2011-05-25

Explaining (the Gospel) Myths

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by Neil Godfrey

There can be little doubt that when we read the Gospels and the books of Revelation and Acts we encounter many stories that sound remarkably like myths. Prison doors opening by themselves to release heroes, dragons descending from heavens to pursue comely women upon earth, finding coins in caught fish, raising the dead and walking on water. Anyone (except fundamentalist apologists) will be prepared to admit that biblical stories like these really have originated from mythical imaginations and wider literary influences.

The question remains open, however, whether such mythical stories originated as attempts to interpret or convey the great significance and meaning of a historical subject (Jesus), or if they are in themselves attempts to create from scratch a mythical narrative persona (Jesus).

I think it is reasonable to argue the latter is the case if, after removing all the layers of the mythical, there is nothing left over to be called historical. (Contrast ancient Macedonian and Roman rulers with whom myths were associated. Peel away the myths and there is still plenty of historical person left there to study.)

But when it comes to Jesus, that argument does not explain the source of the mythical narratives in the first place. Philippe Wajdenbaum wrote a chapter for Anthropology and the Bible, edited by Emanual Pfoh (2010), that argues for a structural analysis of myths according to the research of “the father of modern anthropology”, Claude Lévi-Strauss.

If we embrace Lévi-Strauss’s view of myths, then the myths of early Christianity can only be understood and explained as mutations of similar myths in other cultures, and also in earlier Jewish culture. They are not unique. Their constitutional ties with other myths are integral to understanding them. The Christian myths must be understood as myths no different in essence from any other myths if one can identify clear similarities (as in identical “mythemes” — units of mythical stories regardless of their place in each myth) between them. See an example of how this works in the case of the Greek myth of Phrixus and the Jewish myth of Isaac: tag:wajdenbaum-argonauts-of-the-desert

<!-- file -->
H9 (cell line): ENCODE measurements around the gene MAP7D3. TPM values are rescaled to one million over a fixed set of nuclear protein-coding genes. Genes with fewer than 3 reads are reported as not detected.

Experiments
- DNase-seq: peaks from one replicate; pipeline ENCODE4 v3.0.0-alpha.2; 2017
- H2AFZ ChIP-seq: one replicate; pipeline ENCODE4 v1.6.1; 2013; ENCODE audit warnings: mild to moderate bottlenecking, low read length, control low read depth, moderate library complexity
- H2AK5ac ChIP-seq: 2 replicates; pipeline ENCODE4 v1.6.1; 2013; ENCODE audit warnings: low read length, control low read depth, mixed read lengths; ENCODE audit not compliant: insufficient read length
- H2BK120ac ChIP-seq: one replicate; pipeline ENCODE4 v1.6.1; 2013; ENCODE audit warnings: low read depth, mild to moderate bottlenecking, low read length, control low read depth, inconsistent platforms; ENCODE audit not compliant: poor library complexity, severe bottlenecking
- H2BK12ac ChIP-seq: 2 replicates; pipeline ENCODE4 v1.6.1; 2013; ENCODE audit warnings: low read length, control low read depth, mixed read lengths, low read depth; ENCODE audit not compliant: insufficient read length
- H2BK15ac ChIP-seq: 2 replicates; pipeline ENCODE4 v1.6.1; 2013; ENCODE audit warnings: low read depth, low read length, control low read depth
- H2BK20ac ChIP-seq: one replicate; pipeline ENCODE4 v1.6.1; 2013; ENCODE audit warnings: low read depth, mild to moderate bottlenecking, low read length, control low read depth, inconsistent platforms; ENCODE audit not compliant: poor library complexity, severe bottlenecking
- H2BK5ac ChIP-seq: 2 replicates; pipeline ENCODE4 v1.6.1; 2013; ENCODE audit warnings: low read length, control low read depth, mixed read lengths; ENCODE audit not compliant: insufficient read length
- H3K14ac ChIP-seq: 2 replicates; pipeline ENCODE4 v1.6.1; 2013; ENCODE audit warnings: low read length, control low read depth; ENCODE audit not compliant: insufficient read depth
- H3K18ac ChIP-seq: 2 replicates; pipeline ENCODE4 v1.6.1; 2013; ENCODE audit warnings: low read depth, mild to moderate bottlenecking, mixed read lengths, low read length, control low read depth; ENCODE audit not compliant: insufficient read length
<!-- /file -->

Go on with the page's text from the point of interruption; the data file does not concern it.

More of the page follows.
We have all wondered about the strange mix of “same but different” elements across different myths. Serpents appear in many origin myths, but why is the serpent a beneficent creature bestowing wisdom in some myths yet evil (because of the wisdom bestowed) in others? Why do we find a plucked fruit in one myth leading to doom for all mankind, yet in another myth we find a plucked plant in very different scenes offering life but being responsible for death for a hero in another? Lévi-Strauss’s approach begins to make sense of this sort of thing.

I also suspect that the same approach makes sense of the “same but different” myths we find in the Gospels vis-a-vis certain pagan and Jewish myths.

I am looking forward to posting more on these sorts of studies. I am particularly looking forward to discussing the application of (my understanding of) Lévi-Strauss’s study of myths in relation to the Gospel narratives. But this post is for theoretical background only. I expect I will be referring back to here regularly in those posts yet to come.

Lévi-Strauss argues that myths should be studied in much the same way as language (or even music) is studied. This challenges us to review our very understanding of what a myth actually is. In the past (as with the work of James George Frazer) myths were analysed through a perspective of cultural evolutionism. Meanings of myths could supposedly be explained as evolutionary developments from earlier cultural beliefs, and their meanings were also thought to be understood by comparing myths of cultures at an apparently comparable level of development. For Lévi-Strauss this particular view of myths led nowhere.